TeX is a typesetting system written by Donald E. Knuth, who says in the Preface to his book on TeX (see books about TeX) that it is “intended for the creation of beautiful books — and especially for books that contain a lot of mathematics”. (If TeX were only good for mathematical books, much of its use nowadays would not happen: it’s actually a pretty good general typesetting system.)
Knuth is Emeritus Professor of the Art of Computer Programming at Stanford University in California, USA. Knuth developed the first version of TeX in 1978 to deal with revisions to his series “the Art of Computer Programming”. The idea proved popular and Knuth produced a second version (in 1982) which is the basis of what we use today.
Knuth developed a system of
“literate programming” to write TeX,
and he provides the literate (WEB) source of TeX free of charge,
together with tools for processing the
web source into something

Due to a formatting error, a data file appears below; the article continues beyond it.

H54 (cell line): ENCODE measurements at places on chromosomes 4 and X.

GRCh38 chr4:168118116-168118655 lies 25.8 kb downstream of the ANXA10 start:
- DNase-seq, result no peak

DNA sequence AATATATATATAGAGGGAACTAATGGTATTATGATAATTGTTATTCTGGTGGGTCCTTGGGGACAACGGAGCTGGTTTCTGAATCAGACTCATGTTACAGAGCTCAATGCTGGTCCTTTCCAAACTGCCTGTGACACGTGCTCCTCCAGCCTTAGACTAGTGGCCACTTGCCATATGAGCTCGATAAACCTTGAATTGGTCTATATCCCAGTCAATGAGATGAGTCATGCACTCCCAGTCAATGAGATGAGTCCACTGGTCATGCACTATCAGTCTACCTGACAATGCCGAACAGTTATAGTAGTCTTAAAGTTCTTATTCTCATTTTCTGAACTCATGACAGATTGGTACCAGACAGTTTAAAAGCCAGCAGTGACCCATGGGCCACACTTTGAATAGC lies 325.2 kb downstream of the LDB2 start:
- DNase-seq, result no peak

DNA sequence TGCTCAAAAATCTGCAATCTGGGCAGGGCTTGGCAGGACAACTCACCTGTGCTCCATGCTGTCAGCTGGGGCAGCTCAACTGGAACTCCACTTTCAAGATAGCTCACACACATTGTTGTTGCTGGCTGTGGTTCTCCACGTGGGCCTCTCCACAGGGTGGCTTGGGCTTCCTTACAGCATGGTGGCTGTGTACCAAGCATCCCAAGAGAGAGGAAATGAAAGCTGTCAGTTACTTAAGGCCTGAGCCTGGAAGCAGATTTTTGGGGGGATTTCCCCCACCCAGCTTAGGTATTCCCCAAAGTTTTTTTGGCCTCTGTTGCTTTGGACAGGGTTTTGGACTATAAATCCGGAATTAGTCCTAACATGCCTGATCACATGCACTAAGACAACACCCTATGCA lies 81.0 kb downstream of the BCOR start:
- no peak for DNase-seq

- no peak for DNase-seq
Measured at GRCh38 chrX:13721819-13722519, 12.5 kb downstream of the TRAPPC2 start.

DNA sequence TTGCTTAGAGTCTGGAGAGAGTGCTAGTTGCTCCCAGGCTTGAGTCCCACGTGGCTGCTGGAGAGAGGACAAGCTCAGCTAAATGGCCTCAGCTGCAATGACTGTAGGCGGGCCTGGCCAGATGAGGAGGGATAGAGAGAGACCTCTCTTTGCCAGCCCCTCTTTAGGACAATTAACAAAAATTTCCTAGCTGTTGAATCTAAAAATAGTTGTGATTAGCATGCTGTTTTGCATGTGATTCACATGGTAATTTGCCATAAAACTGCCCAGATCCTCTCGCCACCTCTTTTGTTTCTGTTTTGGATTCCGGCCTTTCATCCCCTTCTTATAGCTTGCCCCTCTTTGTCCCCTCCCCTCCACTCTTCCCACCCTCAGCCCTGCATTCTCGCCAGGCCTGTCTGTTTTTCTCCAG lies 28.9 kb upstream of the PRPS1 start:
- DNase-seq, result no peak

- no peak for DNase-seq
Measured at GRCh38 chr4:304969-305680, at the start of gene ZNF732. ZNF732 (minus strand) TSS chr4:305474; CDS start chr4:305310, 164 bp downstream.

that can be compiled and something that can be printed; there is (in
principle) never any mystery about what TeX does. Furthermore, the
WEB system provides mechanisms to port TeX to new operating
systems and computers; and in order that one may have some confidence
in the ports, Knuth supplied a test by
means of which one may judge the fidelity of a TeX system. TeX
and its documents are therefore highly portable.
For the interested programmer, the distribution of TeX has some fascination: it’s nothing like the way one would construct such a program nowadays, yet it has lasted better than most, and has been ported to many different computer architectures and operating systems — the sorts of attributes that much modern programming practice aims for. The processed “readable” source of TeX the program may be found in the TDS structured version of the distribution.
FAQ ID: Q-whatTeX